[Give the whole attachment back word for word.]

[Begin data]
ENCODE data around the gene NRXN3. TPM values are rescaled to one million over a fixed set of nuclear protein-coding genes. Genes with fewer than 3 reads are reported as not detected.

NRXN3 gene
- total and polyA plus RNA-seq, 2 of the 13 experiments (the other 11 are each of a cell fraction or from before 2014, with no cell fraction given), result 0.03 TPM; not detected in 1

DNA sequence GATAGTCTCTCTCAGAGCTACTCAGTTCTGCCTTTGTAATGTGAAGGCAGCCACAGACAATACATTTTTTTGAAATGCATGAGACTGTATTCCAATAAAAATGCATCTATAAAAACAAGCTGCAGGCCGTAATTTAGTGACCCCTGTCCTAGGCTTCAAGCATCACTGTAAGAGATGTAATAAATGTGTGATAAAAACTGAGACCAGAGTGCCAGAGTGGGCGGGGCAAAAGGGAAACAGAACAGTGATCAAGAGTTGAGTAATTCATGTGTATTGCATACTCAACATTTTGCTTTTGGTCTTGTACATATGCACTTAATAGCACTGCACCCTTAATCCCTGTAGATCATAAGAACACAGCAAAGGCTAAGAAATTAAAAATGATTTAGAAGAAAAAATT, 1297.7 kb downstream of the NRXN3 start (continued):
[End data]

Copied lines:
ENCODE data around the gene NRXN3. TPM values are rescaled to one million over a fixed set of nuclear protein-coding genes. Genes with fewer than 3 reads are reported as not detected.

NRXN3 gene
- total and polyA plus RNA-seq, 2 of the 13 experiments (the other 11 are each of a cell fraction or from before 2014, with no cell fraction given), result 0.03 TPM; not detected in 1

DNA sequence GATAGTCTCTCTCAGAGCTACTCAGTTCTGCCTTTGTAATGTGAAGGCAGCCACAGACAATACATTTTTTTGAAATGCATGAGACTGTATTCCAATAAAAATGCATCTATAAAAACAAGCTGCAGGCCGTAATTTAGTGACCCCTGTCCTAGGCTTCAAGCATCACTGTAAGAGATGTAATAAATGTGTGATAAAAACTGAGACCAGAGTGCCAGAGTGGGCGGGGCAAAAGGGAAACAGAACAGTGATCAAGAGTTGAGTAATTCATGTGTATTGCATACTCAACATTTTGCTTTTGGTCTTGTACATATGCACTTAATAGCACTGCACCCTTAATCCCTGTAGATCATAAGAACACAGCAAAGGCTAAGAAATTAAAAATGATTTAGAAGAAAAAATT, 1297.7 kb downstream of the NRXN3 start (continued):